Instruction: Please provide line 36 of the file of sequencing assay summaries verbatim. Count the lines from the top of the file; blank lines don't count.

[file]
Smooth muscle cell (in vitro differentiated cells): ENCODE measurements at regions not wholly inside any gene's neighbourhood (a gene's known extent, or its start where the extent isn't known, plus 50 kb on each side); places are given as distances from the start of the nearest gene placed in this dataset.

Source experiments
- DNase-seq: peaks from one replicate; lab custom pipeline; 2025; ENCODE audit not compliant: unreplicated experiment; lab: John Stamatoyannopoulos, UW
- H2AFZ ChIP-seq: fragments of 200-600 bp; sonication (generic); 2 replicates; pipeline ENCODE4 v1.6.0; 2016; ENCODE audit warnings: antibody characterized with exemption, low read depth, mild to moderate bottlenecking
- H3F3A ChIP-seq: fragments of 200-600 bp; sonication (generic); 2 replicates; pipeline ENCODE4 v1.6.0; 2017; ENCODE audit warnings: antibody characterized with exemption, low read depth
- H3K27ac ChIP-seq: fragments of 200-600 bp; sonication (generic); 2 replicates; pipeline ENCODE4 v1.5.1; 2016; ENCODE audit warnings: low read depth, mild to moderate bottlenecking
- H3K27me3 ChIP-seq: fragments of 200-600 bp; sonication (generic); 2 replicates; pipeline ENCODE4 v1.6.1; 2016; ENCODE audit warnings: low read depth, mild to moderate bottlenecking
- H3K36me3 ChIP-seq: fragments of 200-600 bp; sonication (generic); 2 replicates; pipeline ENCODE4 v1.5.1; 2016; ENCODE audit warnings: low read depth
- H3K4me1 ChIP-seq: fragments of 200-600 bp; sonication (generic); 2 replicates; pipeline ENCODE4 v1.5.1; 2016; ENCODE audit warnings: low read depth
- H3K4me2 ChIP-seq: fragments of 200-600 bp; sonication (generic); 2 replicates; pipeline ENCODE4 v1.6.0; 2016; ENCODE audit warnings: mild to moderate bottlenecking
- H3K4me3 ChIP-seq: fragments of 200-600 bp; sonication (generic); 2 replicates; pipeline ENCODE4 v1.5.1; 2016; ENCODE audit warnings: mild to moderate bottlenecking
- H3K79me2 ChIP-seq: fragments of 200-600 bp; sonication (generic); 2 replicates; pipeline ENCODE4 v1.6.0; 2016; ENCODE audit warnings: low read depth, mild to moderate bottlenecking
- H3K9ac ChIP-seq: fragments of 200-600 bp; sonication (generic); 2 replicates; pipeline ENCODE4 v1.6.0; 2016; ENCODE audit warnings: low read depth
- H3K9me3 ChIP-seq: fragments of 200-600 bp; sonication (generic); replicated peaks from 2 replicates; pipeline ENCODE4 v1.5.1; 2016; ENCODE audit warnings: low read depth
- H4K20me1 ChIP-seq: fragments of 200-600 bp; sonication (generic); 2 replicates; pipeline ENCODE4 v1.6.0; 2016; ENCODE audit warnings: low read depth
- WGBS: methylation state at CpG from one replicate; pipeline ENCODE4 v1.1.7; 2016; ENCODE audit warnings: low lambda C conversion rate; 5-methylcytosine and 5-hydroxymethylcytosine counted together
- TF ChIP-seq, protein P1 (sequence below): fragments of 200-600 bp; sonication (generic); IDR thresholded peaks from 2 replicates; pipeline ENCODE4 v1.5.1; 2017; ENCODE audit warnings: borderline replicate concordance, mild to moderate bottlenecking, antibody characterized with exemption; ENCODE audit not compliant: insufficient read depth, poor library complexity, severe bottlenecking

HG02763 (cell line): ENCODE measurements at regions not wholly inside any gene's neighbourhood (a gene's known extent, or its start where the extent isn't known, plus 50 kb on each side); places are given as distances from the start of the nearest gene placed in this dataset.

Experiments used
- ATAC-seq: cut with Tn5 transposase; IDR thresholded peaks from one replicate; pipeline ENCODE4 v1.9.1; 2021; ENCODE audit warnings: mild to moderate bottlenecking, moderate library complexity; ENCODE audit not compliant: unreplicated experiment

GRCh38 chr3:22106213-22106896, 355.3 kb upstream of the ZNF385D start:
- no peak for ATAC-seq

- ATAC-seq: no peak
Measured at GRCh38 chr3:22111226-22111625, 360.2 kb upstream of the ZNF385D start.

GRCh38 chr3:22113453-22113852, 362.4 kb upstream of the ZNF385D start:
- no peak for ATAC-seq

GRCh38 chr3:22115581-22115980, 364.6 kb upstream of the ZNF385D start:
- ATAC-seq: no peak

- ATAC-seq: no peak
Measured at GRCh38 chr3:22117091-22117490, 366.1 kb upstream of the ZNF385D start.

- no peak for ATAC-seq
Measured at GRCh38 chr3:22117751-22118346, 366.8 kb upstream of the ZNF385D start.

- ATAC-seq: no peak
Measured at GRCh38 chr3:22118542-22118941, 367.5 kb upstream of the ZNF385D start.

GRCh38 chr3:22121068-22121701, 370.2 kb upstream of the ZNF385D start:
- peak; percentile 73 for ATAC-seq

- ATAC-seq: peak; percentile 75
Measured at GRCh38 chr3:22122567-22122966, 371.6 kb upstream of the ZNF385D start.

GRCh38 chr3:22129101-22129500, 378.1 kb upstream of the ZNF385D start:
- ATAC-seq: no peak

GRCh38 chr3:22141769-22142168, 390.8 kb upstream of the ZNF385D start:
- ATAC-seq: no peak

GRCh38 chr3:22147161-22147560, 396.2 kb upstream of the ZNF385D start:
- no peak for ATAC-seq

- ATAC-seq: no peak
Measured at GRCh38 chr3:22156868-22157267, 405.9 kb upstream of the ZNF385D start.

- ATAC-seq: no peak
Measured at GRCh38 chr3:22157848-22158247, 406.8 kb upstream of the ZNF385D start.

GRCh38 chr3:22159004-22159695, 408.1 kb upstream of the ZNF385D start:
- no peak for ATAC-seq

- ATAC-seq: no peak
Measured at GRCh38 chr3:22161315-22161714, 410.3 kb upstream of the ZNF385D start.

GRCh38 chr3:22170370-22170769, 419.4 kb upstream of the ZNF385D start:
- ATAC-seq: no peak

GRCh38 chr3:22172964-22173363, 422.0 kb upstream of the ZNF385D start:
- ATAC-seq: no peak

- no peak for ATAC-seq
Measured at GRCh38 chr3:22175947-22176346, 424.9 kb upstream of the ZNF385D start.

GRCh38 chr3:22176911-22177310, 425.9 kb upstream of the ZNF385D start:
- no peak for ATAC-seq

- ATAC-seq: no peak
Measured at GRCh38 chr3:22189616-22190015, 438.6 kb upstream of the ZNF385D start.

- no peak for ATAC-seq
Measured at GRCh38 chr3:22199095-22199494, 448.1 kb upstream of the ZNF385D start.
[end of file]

- peak; percentile 73 for ATAC-seq